Quakers and Sexuality
Quaker recognition that there is that of that of God in everyone has led them at times to challenge conventional thinking about personal relationships and sexual ethics.
Quakers traditionally have no clergy to conduct their weddings. As George Fox said: "we marry none; it is the Lord's work, and we are but witnesses.” For a time, this led to the legitimacy of their marriages – and children – being called into question. In one court case in 1661, counsel asserted that ‘Quakers went together like brute beasts.’ The judge disagreed and declared the marriage lawful. When the Marriage Act of 1753 made the Anglican service the only recognised form of marriage in England, the two exceptions allowed were for Jews and Quakers.
Quakers on the whole remained conservative on matters of sexual ethics until the early part of the 20th Century. The first open discussion of sexuality by Quakers came in 1924, when a group of British Friends published, "Marriage and Parenthood: The Problem of Birth Control." This pamphlet advocated a qualified use of family planning and opposed the idea that the use of contraceptive devices promoted promiscuity.
David Mace, one of the founders of the National Marriage Council in Britain (1939), Emily Mudd, who founded the American Association of Marriage Counsellors (1942) and Mary Calderone, who founded the Sex Information and Education Council of the US (1964) were all Quakers. Quaker educators of this period advocated sex education as a way of strengthening marriage. Divorce was seen as a tragedy, but the meetings were encouraged to emphasis forgiveness and could sanction remarriage within the meeting.
In 1963, a group of British Friends published, Towards a Quaker View of Sex’. This radical look at the sexual mores defined sin as “actions that involve the exploitation of the other person” and chastity as “the total absence of exploitation.” They recognised that exploitation could occur within marriage as well as without, and called for “a morality that will enable people to find a constructive way through even the most difficult and unproductive situations.”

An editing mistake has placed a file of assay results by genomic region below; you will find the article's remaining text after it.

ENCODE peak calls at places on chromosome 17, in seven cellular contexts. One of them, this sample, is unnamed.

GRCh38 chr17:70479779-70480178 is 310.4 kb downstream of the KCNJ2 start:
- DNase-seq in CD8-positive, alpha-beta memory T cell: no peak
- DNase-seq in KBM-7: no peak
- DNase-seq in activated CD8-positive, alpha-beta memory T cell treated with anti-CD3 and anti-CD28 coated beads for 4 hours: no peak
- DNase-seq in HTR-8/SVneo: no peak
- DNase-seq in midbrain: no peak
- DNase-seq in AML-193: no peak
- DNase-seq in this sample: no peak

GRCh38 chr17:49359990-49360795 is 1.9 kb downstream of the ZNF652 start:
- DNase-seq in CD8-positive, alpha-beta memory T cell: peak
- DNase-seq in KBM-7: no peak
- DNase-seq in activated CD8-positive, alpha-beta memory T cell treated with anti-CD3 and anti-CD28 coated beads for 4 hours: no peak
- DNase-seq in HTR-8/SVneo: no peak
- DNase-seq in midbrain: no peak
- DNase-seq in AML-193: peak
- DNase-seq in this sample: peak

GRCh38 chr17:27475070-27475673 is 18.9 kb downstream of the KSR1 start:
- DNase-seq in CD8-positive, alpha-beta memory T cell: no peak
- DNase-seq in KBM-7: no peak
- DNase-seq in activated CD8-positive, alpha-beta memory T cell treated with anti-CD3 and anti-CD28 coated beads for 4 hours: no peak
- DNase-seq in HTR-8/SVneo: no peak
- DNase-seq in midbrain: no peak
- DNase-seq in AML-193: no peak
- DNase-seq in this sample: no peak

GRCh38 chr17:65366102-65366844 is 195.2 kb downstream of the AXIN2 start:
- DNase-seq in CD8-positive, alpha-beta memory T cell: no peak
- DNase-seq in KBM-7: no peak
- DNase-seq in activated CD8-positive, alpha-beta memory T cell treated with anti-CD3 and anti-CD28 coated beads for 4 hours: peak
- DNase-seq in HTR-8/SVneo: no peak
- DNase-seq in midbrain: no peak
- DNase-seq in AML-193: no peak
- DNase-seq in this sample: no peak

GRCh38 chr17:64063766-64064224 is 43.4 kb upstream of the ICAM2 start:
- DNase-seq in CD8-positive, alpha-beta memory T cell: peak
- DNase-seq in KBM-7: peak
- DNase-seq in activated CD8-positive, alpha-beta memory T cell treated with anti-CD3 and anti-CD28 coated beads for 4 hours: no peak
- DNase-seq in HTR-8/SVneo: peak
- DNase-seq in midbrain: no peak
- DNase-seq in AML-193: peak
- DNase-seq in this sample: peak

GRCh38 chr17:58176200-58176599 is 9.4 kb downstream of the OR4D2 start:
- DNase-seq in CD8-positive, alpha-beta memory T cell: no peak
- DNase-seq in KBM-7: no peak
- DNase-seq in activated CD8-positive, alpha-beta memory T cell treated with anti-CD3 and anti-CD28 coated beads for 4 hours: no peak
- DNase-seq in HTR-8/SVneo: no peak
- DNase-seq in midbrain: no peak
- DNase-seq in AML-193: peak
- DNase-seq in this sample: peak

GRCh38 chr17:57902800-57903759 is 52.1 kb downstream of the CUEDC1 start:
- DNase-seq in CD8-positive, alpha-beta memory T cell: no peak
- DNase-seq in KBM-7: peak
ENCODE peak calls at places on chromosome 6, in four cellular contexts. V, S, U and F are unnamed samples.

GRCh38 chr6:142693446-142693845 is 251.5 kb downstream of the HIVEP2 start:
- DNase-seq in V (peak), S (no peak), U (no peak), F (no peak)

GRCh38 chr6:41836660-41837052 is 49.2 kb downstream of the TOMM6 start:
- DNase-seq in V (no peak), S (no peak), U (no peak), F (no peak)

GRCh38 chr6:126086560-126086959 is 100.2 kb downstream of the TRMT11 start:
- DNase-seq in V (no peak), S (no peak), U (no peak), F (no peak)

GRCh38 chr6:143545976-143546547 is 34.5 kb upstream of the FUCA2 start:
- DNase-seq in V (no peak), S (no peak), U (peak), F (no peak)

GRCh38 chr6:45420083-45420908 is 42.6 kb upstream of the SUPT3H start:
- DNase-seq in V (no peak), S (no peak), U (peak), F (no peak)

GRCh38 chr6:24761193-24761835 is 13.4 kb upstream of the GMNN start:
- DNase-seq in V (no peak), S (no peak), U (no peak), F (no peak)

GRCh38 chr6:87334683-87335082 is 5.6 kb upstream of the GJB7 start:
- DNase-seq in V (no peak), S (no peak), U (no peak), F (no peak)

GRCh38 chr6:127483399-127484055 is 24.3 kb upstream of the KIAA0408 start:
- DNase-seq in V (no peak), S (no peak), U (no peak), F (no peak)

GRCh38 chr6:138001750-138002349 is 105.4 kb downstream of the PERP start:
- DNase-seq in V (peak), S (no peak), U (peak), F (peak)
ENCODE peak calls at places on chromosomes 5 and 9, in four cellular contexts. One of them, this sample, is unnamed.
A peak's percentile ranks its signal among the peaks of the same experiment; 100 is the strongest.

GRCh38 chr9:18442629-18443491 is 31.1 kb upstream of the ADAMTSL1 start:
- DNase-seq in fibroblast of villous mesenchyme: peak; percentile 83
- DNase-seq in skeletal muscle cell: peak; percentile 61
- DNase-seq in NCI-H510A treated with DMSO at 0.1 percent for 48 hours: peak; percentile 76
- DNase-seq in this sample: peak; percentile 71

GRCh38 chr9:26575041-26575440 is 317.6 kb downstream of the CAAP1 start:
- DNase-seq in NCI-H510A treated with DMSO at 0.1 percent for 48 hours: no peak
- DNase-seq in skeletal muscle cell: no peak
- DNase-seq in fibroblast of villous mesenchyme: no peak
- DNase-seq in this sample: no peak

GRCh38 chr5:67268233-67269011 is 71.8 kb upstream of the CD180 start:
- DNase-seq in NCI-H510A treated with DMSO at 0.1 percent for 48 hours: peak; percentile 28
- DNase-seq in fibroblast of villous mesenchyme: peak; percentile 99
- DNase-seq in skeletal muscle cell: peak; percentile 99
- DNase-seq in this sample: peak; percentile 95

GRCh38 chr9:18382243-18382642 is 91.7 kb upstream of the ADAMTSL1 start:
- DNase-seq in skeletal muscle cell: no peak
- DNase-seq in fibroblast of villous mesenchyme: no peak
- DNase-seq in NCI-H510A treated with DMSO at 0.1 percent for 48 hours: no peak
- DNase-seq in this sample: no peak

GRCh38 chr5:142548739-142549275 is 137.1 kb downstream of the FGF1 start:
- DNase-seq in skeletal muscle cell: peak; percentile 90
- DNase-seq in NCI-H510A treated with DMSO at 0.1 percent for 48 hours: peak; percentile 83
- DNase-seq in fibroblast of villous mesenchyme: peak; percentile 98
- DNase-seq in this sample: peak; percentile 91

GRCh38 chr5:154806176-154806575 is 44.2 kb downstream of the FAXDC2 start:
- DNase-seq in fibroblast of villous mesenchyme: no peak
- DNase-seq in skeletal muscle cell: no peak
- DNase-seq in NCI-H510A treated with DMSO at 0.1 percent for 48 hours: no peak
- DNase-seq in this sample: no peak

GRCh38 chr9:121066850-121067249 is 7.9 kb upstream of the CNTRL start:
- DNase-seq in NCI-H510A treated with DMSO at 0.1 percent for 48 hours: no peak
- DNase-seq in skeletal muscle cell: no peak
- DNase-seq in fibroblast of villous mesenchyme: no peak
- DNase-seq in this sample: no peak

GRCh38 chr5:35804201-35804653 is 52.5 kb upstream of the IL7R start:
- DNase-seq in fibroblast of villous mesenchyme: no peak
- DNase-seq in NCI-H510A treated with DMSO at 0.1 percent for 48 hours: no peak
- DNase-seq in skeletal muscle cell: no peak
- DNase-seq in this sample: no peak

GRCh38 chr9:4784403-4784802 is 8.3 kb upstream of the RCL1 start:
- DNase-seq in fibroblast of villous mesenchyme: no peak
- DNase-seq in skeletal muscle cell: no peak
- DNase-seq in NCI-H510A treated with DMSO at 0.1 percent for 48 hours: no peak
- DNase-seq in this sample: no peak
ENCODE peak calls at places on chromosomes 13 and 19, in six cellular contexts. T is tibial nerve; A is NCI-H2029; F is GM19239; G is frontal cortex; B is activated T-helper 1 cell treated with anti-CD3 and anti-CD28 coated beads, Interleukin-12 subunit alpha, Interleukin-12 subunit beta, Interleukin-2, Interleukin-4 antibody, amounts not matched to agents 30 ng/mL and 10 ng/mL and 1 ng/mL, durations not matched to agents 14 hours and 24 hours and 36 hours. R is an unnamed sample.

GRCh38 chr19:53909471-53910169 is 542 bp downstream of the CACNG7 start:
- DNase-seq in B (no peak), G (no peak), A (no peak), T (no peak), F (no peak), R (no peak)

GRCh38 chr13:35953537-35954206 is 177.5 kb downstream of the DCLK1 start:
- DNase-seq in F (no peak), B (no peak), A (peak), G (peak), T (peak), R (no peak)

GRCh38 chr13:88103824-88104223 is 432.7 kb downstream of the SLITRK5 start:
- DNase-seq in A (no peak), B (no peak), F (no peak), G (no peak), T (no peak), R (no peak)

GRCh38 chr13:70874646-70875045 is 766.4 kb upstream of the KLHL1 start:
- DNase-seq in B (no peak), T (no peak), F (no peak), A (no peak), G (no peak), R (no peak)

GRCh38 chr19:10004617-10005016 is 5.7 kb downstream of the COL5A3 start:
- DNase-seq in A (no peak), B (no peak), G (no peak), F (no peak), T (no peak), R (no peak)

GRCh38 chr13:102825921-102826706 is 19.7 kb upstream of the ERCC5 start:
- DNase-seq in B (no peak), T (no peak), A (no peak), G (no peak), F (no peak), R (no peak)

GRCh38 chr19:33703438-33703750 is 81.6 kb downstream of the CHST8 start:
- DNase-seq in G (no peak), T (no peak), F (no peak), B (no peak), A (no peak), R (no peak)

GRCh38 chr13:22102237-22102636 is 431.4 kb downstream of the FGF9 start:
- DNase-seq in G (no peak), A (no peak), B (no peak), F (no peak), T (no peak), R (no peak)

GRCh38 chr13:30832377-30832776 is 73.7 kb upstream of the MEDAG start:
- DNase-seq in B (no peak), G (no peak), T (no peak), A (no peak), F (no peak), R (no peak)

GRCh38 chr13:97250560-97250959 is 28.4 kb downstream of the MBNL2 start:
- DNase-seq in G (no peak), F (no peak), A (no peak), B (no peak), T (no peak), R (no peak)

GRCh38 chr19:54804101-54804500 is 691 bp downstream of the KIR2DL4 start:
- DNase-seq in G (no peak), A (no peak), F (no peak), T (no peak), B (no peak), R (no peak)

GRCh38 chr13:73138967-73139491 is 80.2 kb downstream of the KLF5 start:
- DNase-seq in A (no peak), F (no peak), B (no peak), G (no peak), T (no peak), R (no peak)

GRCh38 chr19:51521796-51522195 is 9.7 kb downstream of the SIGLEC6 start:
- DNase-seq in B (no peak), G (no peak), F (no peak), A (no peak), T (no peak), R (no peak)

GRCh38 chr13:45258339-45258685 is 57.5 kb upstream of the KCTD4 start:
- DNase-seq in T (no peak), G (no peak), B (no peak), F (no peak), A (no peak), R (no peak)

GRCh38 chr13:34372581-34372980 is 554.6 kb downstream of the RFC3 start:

Much of the publicity that surrounded its publication of Towards a Quaker View of Sex focused on what it had to say about homosexuality. “An act which expresses true affection between two individuals and gives pleasure to them both does not seem to us to be sinful by reason alone of the fact that it is homosexual,” the authors wrote. Rather it should be judged by the same criterion as any heterosexual relationship.
“Today, blacks are no longer the litmus paper or the barometer of social change… The question of social change should be framed with the most vulnerable group in mind: gay people.”
In the UK, Harvey Gilman spoke in his 1988 Swarthmore Lecture about the difficulties of being ‘A Minority of One’ – a gay Jewish Quaker.
Liberal Quaker meetings in Australia (since 1994), Britain (since 1988), Canada (since 2003), and some parts of the US have celebrated same-sex commitments in meetings for worship and are now seeking where possible to give these the same status as a marriage between a man and a woman.
However, as for many faith groups, questions of sexuality and sexual morality continue to divide Quakers. Evangelical Friends, in the US and Africa in particular, reject liberal Quakers’ attitude to homosexuality. Indiana and Western Yearly Meetings (members of Friends United Meeting) issued a statement of "core values" which include abstinence outside of marriage, where marriage is “a monogamous relationship between one man and one woman”. Evangelical Friends Church Southwest, a yearly meeting (members of Evangelical Friends International), states in its Faith and Practice that homosexuality (like any other sexual activity outside of marriage) is “sinful in that it rejects God’s plan.”
Abortion is another issue on which Quakers struggle with difficult moral choices. For some, the Peace Testimony bars the taking of any human life. Others feel that requiring a woman to carry an unwanted child is itself an act of violence.